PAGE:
What Is Graded on the SAT Essay?
<![CDATA[In my last post I described my experience as an SAT essay grader and why I am confident in telling people that the scores on the essays are fair and objective. Today I’ll explain what graders are looking for as they read each essay. First, grading is done as a holistic or overall impression of the composition. Keep in mind graders are reading essays on their computers, so it is not like your old English teacher who labored over each paper with her red pen. Graders have a minute or two to read the essay and make an overall judgment of its quality. Essays do not need to be perfect to receive the highest scores, but they should consistently demonstrate the thinking and writing skills of a college bound student. Each essay will be graded on a scale of 1 to 6. A 1 or 2 paper is obviously unsuccessful in developing a college bound type of answer; a 6 essay is excellent. Most essays will fall in the 3 to 4 range. Essays are graded by two readers working independently. If scores differ by more than one point, a third “expert” reader will be brought in. Graders evaluate five elements. Here is a description of each, including the College Board description for a score of a 6, and a couple hints for what students can do to improve. 1. Content A score of a 6 “effectively and insightfully develops a point of view . . . demonstrates outstanding critical thinking, using clearly appropriate examples, reasons, and other evidence. . .” To improve your own content you should:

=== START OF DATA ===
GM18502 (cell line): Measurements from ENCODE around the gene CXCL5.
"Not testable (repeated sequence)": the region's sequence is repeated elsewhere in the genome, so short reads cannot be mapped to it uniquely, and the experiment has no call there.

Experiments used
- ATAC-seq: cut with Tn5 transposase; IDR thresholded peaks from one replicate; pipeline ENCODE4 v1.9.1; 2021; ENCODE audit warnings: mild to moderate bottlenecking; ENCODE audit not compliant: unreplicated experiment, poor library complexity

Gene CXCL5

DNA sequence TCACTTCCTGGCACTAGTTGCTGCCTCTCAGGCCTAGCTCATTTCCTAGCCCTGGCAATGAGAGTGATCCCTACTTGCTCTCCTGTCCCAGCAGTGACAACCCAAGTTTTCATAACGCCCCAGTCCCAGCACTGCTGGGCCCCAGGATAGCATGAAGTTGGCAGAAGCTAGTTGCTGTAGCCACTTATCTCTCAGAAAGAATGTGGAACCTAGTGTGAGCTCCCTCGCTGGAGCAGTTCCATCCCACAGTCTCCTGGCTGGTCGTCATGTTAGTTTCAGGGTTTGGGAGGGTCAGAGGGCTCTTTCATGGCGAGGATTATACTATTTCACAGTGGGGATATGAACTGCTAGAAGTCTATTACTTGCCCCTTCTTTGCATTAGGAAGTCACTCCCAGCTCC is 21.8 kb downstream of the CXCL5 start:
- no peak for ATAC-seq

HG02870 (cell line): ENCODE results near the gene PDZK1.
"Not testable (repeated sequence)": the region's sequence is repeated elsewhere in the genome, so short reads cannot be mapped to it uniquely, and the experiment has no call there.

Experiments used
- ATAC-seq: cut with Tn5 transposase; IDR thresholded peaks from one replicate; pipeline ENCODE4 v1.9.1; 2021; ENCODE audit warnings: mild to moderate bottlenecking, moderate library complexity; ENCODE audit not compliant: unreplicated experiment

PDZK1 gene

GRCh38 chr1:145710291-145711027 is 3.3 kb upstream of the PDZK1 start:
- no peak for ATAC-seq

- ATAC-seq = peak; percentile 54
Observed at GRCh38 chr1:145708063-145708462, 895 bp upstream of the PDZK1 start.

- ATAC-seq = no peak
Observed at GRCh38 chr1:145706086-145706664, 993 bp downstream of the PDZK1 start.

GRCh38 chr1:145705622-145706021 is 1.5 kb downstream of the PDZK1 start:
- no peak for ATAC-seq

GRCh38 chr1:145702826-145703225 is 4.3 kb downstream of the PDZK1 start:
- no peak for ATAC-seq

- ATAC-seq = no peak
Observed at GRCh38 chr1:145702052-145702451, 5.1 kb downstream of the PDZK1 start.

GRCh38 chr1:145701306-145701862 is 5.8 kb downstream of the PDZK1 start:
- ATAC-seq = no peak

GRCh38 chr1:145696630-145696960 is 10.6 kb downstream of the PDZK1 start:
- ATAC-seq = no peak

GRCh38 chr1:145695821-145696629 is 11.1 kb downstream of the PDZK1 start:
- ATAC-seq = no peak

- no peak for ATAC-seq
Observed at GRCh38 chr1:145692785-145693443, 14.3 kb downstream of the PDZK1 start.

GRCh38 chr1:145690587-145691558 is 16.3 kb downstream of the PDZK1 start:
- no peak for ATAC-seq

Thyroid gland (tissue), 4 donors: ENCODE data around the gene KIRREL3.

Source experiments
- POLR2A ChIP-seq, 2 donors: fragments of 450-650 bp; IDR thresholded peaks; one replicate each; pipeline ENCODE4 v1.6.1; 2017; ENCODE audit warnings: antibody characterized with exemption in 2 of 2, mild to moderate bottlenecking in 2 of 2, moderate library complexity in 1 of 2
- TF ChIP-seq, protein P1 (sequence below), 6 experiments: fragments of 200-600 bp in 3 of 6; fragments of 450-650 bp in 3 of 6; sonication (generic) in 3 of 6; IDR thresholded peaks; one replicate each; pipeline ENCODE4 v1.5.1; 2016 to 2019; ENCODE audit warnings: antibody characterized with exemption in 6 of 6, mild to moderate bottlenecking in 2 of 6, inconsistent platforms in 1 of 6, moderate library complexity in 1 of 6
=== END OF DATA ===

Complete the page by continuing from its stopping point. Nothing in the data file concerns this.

- Develop a point of view. It is not enough to state your position, you must develop it!
- Provide depth in examples. You can give great detail by developing one example at length or you can provide two or three examples that are presented in depth.
- Establish a clear answer (thesis).
- Develop your answer in a logical and orderly way. Do not jump from idea to idea and back again.
- No matter what format you select for your essay, you should provide a logical beginning, middle, and end to your work.
- Avoid slang and colloquialisms, but do not appear too haughty.
- Maintain a natural tone using well-chosen words that are actually part of your vocabulary.
- It is easy to repeat words or phrases from the question; be aware of repetition and look for opportunities to use varied vocabulary.
- Mix it up. Use long compound-complex sentences. Use short sentences.
- Be aware of your own writing style.
- Look for ways to show the reader your sophistication and aptitude with words.
- Watch for errors that interrupt a reader’s understanding of a sentence.
- Re–read your paper before time is called. Too often students have a complete idea in their minds, but in the rush to finish the essay in 25 minutes, they make careless grammatical errors.